1982 Bustlebacks, Bustlebacks of 1982
The bustleback trio: Imperial (left), Lincoln Continental (center), and Cadillac Seville.

When it comes to automotive styling trends, few movements match the thickly padded vinyl half-roof movement of the late Seventies and early-to-mid Eighties.

Confined to American-brand vehicles, the padded-roof fad become so popular that makers were selling vinyl-roof-specific models in many linups. Trim levels including Salon, Landau, and Brougham often included unique roof treatments along with a nice set of faux wire-wheel covers.

Lincoln Mark VI Roof Treatment
As a design trend, the thickly padded vinyl-roof movement was widespread. A 1982 Lincoln Mark VI is seen here.

Unlike the padded-roof craze, which included vehicles in multiple classes and body configurations, the bustleback (BB) movement was far more tightly focused. Indeed, the BB phenomenon was limited to just three cars, each of which were about the same size and price, and each of which served as flagships for their respective brand or companie.

We chose 1982 for this list because it was the first model year all three bustleback models would be available at the same time. As the Imperial would disappear after 1983, these three uniquely styled luxury rides would only coexist for two model years, after which the Seville would live on in bustleback form through 1985, and the Continental through 1987.

Note that the Imperial was NOT officially a Chrysler-brand vehicle this go round. Instead, the car was treated as a brand unto itself, positioned in price and content well above vehicles in that lineup.

As always, we invite any comments you might have regarding time spent with these vehicles. The place for comments is underneath the last vehicle below.

10 Most-Expensive American Sedans of 1980


Cadillac Seville

1982 Cadillac Seville Ad
1982 Cadillac Seville Ad

Base Price: $23,433

Most-Expensive Option: Elegante Package ($3095)

1982 Sales: 19,998

Base Engine: 125-horsepower 4.1-liter “HT4100” V8

Optional Engine: 125-horsepower 4.1-liter V6 ($165 credit)

Optional Engine: 105-horsepower 5.7-liter diesel V8 ($351)

0-60 mph (with 4.1-liter V6): 16.8 seconds


Unlike the Imperial and Continental, the Seville featured a front-wheel-drive layout. Also unlike the other two cars on this list, the Seville could be had with any of three available engines. Standard for 1982 was Cadillac’s 125-horsepower “HT 4100” 4.1-liter V8. Though smooth, the smallish V8 was not especially potent, and proved less than reliable. The Seville tested by Consumer Guide for 1982 came equipped with the optional 4.1-liter V6. A $165-credit option, the big V6 proved no less capable of moving the Seville than did the V8, and was slightly more fuel efficient according to the EPA.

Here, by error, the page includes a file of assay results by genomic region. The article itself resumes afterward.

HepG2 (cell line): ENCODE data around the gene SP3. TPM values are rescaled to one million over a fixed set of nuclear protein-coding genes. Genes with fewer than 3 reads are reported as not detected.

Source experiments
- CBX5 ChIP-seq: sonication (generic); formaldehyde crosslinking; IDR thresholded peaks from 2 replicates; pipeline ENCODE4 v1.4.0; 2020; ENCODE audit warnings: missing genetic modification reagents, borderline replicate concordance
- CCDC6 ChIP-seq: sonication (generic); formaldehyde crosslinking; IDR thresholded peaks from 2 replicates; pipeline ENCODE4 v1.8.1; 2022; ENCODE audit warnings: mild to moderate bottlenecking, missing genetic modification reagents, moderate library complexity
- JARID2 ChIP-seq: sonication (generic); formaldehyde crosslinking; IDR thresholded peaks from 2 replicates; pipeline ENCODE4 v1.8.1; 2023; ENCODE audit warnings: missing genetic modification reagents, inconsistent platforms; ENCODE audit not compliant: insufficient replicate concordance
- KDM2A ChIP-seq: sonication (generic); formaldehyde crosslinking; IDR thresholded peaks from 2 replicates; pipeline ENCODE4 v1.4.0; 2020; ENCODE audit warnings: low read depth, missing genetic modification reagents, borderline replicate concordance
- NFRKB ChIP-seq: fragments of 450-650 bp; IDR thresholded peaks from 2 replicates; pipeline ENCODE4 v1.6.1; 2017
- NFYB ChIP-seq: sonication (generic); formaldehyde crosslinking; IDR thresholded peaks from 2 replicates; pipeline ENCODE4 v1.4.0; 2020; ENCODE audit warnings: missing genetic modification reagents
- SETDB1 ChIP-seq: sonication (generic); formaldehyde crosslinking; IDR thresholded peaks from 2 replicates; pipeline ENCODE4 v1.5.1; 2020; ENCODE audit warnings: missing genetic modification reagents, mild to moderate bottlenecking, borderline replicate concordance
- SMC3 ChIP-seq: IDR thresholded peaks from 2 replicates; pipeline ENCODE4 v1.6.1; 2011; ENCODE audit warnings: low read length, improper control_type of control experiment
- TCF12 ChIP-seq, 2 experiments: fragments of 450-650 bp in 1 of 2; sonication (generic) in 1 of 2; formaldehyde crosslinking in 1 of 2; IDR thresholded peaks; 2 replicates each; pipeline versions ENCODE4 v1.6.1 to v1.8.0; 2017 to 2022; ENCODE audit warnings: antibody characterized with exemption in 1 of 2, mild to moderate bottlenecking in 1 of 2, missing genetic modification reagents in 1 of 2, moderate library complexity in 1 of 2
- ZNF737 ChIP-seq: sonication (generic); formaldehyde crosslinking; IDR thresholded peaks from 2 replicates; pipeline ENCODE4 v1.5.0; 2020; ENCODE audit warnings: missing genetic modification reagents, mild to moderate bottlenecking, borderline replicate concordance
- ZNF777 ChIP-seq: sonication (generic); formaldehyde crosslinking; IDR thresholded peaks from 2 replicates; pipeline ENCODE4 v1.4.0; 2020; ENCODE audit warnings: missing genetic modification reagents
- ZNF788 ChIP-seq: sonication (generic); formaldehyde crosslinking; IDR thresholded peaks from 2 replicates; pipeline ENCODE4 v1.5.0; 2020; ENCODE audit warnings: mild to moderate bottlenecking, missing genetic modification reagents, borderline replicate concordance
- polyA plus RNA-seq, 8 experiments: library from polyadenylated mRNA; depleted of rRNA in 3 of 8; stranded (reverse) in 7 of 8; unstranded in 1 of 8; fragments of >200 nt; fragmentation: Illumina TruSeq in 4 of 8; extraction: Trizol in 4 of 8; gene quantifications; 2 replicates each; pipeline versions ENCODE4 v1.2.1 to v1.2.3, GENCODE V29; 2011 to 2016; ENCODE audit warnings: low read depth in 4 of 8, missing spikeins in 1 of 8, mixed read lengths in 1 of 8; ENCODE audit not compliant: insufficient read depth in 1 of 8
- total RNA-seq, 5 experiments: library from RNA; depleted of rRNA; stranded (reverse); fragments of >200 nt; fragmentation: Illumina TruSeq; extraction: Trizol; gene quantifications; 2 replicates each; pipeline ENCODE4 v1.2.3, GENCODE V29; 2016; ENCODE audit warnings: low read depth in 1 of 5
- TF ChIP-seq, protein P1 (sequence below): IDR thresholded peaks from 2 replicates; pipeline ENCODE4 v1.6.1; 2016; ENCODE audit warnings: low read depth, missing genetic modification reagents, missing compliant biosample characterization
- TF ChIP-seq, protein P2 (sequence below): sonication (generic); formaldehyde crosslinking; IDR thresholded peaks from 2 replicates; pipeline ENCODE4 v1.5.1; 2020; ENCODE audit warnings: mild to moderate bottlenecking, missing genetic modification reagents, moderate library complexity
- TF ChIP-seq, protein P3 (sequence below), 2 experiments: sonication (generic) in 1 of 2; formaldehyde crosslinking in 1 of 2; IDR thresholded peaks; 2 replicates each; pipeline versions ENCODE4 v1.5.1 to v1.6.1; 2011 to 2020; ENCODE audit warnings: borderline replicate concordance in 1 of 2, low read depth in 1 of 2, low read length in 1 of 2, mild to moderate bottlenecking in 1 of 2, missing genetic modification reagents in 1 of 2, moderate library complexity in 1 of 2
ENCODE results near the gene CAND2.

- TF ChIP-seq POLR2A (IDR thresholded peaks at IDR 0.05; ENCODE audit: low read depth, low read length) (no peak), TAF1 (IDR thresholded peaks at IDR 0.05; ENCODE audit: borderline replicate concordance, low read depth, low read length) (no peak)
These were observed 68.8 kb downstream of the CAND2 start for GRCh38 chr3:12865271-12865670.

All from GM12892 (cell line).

Also available was General Motors’ 5.7-liter diesel V8. This engine had been the standard Seville powerplant for 1981, but buyer resistance to the noise and slow-revving mill bumped it to the options list for ’82.

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(Chrysler) Imperial

1982 Chrysler Imperial Ad
1982 Imperial Ad

Base Price: $20,998

Most-Expensive Option: Frank Sinatra Edition ($1078)

1982 Sales: 3466

Base Engine: 140-horsepower 5.2-liter V8

Optional Engine: None

0-60 mph: 16.5 seconds


The 1980 Imperial (not Chrysler Imperial this go-round) was meant to reassure the American public that the financially struggling company was still capable of designing and building great cars.

Indeed, the Imperial was packed with modern and high-tech equipment. Instrumentation included digital readouts and a trip computer, and the familiar 5.2-liter (318-cubic-inch) V8 was fitted with cutting-edge digital fuel injection.

Unlike the other cars on this list, the Imperial was a coupe. The rakishly handsome Imperial featured the least committed bustleback treatment, with less rake to the rear sheetmetal. That said, well-placed diagonal rear-fender creases go a long way towards enhancing the overall bustleback effect.

The Imperial is by far the least common of the bustleback trio. Sales of this luxury coupe totaled just 12,385 during its 1981-1983 run. Running examples today are most likely equipped with a 4-barrel carburetor in place of the digital fuel injection. Sadly the injection system proved problematic, and the factory would eventually recall the cars and swap the setup for the more reliable carbs.

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Lincoln Continental

1982 Lincoln Continental Ad
1982 Lincoln Continental Ad

Base Price: $21,302 (Signature and Givenchy trim levels listed for $24,456 and $24,083 respectively)

Most-Expensive Option: Power glass moonroof ($1259)

1982 Sales: 23,098

Base Engine: 126-horsepower 5.0-liter V8

Optional Engine: None

0-60 mph: 13.5 seconds


Like the Cadillac Seville, the Continental was positioned as the flagship of its respective brand. As such, the Continental must be considered a success, averaging more than 22,000 sales annually over its 1982-1987 run.

Like the Imperial, the Continental was available for 1982 with a single V8 engine. The Conti’s 5.0-liter V8 cranked out just 126 horsepower yet produced the best 0-60 mph time of the bustleback trio.

High-end Signature and Givenchy trim levels brought the Continental near $25,000. Loaded with every available option, the Continental Givenchy listed for a cool $26,717, a lofty price for an American passenger car in 1982.

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